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eye and flying in, gripping


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I have a "eye-grip" problem with my young bitch (2 y), started working

(more than once a week) about 6 month ago. The problem manifest as

follows: the sheep are standing still,(maybe one is facing her), she

stops and starts staring and building up tension. Any

command given in this situation will cause her to fly in (grip

sometimes) and regather the sheep to balance them to me.


I have practiced keeping everything in motion, making it easy for her

to follow her natural moves (no problems then). IF she got stuck i

would call her off the sheep (break her trance) and enlarge her

distance from the sheep and proceed with a flank or walk-on

command. Mostly this avoids the problem to occur, (although she

sometimes flight right into her sheep when i walk to her (from 12

o'clock) to call her off the sheep), but it does not seem to prevent

the problem from happening in the first place.


I now want her to walk-on to or flank on sheep that are standing

still for instance at the top of her outrun or any other place where

the sheep decide to stop.


I hope my description is clear enough, and i appreciate any





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One of my older dogs is like this, and the only thing that worked well for her was to teach her a get back and then flank her to release the pressure. I don't think you should call her off, I did that too much when this dog was young, and I think it makes them more sticky- they know you are going to call them off so they get more intense on what they are doing- if that makes any sense. But teaching a good get back helped my dog alot- you have to keep on it all the time, any time you let it slip they (the eye-sticky dogs) will take advantage of it. The ideal thing is to find that distance where she gets challenged and keep her from getting there. Also, if you have a particular sheep that keeps challenging her, then sort that one out for awhile while you work on her get back/flanking solution.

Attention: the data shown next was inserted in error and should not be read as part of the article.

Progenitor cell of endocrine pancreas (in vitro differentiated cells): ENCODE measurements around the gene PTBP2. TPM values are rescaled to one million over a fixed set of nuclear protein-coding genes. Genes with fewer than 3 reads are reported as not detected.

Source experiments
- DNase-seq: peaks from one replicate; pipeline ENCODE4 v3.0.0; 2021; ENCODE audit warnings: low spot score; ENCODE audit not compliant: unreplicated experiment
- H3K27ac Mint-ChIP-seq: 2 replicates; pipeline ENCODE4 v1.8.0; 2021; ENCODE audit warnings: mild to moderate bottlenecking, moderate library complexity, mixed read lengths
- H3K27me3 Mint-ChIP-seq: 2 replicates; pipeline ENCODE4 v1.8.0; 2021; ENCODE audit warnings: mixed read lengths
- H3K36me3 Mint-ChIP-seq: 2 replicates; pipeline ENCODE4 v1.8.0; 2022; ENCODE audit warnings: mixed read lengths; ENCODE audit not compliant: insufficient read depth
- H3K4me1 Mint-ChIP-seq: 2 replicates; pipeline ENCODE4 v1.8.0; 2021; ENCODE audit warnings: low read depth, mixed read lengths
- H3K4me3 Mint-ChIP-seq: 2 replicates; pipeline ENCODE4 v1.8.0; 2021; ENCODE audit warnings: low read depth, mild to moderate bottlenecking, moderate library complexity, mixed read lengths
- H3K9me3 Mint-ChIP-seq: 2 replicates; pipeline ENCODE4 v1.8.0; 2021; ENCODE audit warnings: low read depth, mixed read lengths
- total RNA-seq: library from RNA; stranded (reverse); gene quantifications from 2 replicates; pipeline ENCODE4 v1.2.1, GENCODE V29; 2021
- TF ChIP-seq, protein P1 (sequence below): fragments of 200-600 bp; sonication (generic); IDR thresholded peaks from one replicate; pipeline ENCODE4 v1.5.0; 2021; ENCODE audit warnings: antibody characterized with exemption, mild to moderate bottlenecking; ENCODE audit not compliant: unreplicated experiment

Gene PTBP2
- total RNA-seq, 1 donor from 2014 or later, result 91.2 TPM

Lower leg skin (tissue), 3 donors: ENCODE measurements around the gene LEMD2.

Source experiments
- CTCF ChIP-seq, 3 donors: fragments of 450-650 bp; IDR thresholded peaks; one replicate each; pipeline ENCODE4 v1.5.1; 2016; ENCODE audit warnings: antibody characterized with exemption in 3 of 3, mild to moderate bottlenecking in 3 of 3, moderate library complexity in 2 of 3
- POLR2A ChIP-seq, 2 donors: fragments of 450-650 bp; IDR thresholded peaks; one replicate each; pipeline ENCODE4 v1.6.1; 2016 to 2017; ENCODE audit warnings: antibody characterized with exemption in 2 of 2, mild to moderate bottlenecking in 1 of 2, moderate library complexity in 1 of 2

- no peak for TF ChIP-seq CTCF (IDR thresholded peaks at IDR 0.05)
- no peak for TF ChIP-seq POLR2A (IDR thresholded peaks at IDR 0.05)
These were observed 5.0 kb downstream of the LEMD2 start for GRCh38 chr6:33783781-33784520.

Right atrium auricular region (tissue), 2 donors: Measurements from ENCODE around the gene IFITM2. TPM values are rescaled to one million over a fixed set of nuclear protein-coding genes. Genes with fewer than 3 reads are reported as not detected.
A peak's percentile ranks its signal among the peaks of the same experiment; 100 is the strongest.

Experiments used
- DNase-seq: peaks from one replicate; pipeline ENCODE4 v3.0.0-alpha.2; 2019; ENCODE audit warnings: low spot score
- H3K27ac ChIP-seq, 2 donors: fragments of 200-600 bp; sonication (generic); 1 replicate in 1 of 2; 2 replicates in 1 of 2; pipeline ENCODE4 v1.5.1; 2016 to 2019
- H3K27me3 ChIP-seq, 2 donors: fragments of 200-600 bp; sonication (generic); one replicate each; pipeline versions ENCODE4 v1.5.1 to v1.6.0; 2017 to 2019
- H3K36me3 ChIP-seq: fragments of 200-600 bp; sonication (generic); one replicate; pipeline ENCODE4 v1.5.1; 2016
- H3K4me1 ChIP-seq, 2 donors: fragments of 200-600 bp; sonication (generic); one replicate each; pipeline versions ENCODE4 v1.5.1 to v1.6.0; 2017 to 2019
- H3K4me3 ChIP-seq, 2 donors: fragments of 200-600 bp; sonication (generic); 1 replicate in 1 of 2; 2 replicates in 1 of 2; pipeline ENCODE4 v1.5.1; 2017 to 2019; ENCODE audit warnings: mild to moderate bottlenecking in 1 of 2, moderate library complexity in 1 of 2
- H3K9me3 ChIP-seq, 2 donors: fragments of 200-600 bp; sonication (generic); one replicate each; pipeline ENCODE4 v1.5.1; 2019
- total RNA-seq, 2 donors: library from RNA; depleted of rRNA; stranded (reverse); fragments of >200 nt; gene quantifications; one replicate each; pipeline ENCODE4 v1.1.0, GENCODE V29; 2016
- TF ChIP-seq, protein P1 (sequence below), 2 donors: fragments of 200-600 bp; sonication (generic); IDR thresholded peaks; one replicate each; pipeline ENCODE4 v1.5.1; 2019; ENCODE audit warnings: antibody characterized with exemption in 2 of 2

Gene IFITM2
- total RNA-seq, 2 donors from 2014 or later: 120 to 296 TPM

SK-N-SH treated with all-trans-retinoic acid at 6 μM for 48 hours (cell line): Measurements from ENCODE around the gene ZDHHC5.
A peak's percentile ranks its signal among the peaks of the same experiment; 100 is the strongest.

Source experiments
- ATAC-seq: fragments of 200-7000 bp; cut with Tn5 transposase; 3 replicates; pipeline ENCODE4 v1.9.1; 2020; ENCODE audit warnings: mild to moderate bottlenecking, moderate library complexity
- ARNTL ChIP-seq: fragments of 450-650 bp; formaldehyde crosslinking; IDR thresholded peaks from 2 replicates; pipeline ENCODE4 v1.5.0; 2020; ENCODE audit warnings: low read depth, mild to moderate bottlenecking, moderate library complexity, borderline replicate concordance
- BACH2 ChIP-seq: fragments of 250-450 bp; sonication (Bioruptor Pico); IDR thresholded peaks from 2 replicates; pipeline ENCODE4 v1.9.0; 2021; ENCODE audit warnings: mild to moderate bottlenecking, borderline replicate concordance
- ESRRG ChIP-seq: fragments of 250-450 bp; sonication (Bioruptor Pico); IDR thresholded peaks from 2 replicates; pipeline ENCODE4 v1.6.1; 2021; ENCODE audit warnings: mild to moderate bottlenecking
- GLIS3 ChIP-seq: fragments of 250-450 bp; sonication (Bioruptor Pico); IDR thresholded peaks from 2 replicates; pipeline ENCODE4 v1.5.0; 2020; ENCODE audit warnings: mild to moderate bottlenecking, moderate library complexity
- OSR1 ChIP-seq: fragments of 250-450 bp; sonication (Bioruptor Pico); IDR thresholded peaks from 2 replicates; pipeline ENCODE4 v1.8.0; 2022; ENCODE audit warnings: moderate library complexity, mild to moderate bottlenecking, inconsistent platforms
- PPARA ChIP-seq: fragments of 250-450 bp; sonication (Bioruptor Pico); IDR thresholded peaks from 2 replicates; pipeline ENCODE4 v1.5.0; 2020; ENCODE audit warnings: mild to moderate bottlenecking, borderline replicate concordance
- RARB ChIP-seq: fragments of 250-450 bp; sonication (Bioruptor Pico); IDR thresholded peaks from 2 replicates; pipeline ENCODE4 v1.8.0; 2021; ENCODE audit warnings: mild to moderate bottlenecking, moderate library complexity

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Of course it is hard to say what is REALLY going on without having a look at the situations that develop. An expert (which I certainly am not) would be able to "read" your dog and give recommendations based upon what he/she thinks is going on in your dog's mind. With that disclaimer...


I have a dog that has some of what you are describing. It is getting bad just now as she has started to develop a rather hard eye in certain situations. I've seen others at clinics and so forth that have at least some of what you describe. Smokjbc has given you one of the ways to deal with this. Some other things I've seen done to help with this problem are the following. I am sure there are other things, too. And I am sure that some of this is not what your dog needs.


* Get to a fence and have the dog fetch the sheep to you at the fence. Make the dog walk right up to those sheep, squeezing them against the fence - and you perhaps. (If some bolt, you are there to make sure the dog bows out properly to cover). The dog's eye will certainly tend to lock up and tension will certainly build. Keep encouraging the dog in. After a bit of that, get the dog to flank around and move them off the fence. I guess this de-sensitizes the dog to the eye/tension situation and the proximity to the sheep with you in position to correct the dog for wrong behavior. It also helps the dog see how to release this tension and still get control of the sheep.


* When driving or fetching, flank the dog back and forth over and over again. Little flanks only, with well-timed corrections the instant the dog hesitates to take the flank. Increase the distance so that the eye/tension thing wants to kick in. Here you are trying to "break down" that "hard eye", which is not really helping the dog move/control the stock but just serving to build tension. You are also getting the dog to keep you and your wishes in the picture even as the eye/tension is trying to take over your dog's mind. This one really helped my dog. Driving at 200 yards or more, or with delicate lifts at 300-400 yards, I would often lose precise control over her and/or she would start to lock up with a charge into the sheep a real possibility. A few of those little flanking drills and she was a much better, much more relaxed dog in those situations.